Where to Find Help
Advice and classes on breastfeeding and healthy eating; food coupons for women with low incomes.
Referrals to family services and home visits, from local First 5 commissions.
Information from the American Academy of Pediatrics on children’s health, safety, and well-being.
Things You Can Do
Prepare for Breastfeeding
Many hospitals have breastfeeding experts who can help you get started.
Have your baby lie skin-to-skin on your chest after the birth.
Try breastfeeding within an hour after birth.
Your first milk, called colostrum, is extra rich.
Don’t offer a bottle or pacifier at first. This makes it harder for a baby to learn to breastfeed.
While You Are Breastfeeding
Do not smoke or vape while you are breastfeeding. Your baby will get nicotine and other harmful substances from your breastmilk.
Alcohol goes into breastmilk. If you have any alcohol, wait 2 to 3 hours before breastfeeding.
If you take any medicine, ask your doctor if it is safe to take while you are breastfeeding.
If you think something you eat is upsetting your baby, try not to eat it for a while. If the problem does not go away, talk to your doctor.
Breastfeeding Tips for Working Moms
Breastfeed through your maternity leave. Then breastfeed before and after work.
You can use a breast pump or express your milk by hand. Your workplace should have a private room that you can use.
You can refrigerate breastmilk for up to 72 hours.
You can freeze breastmilk for 3 to 6 months. Thaw it in the refrigerator.
Breast pumps are covered by insurance.
If You Need Help to Breastfeed or Get Formula
For advice and classes on breastfeeding, call La Leche League or WIC. You can get WIC vouchers (“checks”) for formula.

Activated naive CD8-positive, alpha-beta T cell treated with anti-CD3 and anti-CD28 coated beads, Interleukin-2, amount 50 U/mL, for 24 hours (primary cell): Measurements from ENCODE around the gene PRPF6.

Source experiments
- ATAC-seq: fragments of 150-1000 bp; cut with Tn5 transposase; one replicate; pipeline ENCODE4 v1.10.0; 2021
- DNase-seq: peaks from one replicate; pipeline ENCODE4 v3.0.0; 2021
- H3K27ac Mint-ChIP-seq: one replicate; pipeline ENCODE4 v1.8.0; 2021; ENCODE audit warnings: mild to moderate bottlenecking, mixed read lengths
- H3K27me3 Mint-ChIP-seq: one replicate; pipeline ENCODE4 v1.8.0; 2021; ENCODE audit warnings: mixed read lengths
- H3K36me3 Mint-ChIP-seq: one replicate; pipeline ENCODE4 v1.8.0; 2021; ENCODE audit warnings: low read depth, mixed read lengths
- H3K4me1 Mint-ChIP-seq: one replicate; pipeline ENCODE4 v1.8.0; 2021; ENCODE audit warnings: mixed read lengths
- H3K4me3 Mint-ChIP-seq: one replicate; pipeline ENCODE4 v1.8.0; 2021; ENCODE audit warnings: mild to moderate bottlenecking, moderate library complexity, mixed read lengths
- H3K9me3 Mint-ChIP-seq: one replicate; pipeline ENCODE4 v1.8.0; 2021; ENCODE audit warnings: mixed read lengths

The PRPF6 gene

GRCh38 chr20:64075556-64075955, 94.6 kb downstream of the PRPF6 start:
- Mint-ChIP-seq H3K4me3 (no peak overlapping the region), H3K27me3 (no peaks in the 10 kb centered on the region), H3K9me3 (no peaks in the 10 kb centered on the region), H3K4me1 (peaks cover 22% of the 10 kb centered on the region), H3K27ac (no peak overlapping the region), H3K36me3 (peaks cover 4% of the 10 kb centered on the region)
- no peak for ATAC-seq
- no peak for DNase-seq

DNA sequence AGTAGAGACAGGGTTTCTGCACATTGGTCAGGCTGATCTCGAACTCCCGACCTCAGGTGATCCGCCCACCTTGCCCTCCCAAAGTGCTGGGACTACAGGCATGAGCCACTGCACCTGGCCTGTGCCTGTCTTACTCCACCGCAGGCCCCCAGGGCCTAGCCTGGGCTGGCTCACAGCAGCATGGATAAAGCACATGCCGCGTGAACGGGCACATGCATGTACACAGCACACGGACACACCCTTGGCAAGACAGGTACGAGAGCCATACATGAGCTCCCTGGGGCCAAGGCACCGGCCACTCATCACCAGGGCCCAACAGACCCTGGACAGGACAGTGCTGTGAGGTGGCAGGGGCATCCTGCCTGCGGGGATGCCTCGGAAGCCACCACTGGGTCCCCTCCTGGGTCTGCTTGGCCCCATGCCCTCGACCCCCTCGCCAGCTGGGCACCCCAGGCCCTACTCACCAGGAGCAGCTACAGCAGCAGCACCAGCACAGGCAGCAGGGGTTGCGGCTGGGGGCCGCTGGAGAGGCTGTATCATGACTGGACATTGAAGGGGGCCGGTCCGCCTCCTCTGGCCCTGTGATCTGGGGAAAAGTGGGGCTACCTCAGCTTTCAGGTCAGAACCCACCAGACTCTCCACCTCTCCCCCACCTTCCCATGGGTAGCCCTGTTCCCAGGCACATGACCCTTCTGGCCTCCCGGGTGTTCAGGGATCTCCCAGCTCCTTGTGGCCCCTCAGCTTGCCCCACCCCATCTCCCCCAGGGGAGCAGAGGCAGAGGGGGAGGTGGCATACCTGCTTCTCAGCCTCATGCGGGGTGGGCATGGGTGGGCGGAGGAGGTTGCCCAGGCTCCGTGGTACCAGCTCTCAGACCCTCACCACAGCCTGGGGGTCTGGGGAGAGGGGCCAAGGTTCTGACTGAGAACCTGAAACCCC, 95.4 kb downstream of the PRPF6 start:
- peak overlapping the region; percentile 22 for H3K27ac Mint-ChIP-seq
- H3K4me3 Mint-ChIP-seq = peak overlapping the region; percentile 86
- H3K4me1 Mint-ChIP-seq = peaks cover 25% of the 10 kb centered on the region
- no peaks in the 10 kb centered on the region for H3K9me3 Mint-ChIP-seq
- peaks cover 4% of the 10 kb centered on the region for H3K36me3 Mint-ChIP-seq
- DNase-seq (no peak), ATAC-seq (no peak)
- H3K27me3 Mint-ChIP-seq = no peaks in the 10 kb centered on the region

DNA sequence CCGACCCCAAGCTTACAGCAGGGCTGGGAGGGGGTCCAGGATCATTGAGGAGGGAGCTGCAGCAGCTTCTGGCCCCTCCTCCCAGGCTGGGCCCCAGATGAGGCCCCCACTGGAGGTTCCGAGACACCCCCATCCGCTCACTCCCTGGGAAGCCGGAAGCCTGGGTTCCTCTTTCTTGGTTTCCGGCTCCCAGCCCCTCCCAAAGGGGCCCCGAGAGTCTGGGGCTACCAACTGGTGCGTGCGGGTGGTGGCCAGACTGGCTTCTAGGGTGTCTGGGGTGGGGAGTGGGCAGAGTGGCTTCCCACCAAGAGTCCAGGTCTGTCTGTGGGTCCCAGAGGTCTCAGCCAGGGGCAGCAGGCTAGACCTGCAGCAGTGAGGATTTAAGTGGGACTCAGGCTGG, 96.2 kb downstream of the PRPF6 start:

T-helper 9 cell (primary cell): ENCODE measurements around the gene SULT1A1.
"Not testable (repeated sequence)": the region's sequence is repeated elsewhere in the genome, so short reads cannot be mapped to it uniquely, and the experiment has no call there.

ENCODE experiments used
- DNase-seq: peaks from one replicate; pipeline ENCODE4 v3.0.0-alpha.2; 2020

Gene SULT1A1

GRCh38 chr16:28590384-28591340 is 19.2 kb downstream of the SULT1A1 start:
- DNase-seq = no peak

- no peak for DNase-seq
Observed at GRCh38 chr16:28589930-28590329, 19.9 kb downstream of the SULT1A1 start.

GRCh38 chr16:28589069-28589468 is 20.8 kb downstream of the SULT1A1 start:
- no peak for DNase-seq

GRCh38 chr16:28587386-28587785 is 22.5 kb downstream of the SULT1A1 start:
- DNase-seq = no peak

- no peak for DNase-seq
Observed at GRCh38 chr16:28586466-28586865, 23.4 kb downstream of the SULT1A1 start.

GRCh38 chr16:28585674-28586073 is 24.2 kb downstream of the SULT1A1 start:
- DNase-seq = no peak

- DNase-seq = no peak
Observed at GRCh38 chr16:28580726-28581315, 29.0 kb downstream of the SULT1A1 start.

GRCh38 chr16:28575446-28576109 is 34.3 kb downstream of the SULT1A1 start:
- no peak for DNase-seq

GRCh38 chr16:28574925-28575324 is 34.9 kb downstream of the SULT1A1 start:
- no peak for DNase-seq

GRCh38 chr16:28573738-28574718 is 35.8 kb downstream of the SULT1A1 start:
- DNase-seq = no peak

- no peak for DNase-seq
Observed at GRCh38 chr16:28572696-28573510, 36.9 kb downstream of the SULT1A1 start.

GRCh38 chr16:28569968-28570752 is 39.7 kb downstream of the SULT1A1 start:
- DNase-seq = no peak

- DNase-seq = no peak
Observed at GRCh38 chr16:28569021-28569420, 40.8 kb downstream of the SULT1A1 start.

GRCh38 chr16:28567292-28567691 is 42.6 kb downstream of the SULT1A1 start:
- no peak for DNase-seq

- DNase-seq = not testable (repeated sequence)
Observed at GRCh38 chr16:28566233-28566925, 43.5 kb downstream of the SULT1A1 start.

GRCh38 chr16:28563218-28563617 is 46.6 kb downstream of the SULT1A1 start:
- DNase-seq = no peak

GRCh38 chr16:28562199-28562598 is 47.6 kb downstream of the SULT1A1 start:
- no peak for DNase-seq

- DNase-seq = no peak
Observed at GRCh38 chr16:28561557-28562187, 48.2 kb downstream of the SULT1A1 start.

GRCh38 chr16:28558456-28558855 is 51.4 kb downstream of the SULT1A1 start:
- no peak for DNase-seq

Tips for Breastfeeding
Make sure your baby’s head, shoulders, and hips are all facing you.
Your baby’s mouth should cover the areola, the dark area around the nipple.
Feed on one breast until it is empty—about 10 to 20 minutes. Then burp your baby and switch breasts.
If your breasts are swollen and tender, or they leak, try to breastfeed more often.
If you still have sore nipples after the first few weeks, your baby may not be latching on right. Talk to your doctor or a breastfeeding expert.
Lie back with good back support. Your baby faces you, tummy-to-tummy, and her mouth is on top of your breast. This is a good position for babies learning to breastfeed.
Hold your baby across your stomach, with her head in the bend of your elbow. You and your baby are tummy to tummy. You can also support your baby with your other arm.
Place your baby on a pillow at your side and use one hand to bring her head to your breast. This position is good for small babies or mothers who have had a C-section.
How Often Should I Feed My Newborn?
Feed her when she is hungry, not on a schedule. Watch for signals that she is hungry. She may suck her hand or try to breastfeed. She may start to cry. Most newborns need to be fed every 1 to 3 hours during the day and at night.
Is My Baby Getting Enough Milk?
Keep track of your baby’s diapers. If your baby wets 4 to 6 disposable or 6 to 8 cloth diapers and has 3 to 4 poopy diapers in 24 hours, that usually means she is getting enough breastmilk.
If You Bottle-Feed
If you need to bottle-feed your baby, do not put anything except formula or breastmilk in her bottle. Follow the instructions on the package carefully when you mix and warm up formula. Formula spoils quickly. Don’t mix more than your baby will drink at one time. Throw away any formula left in the bottle. Newborns usually drink 1.5 to 3 ounces per feeding. As she grows, this amount will slowly increase.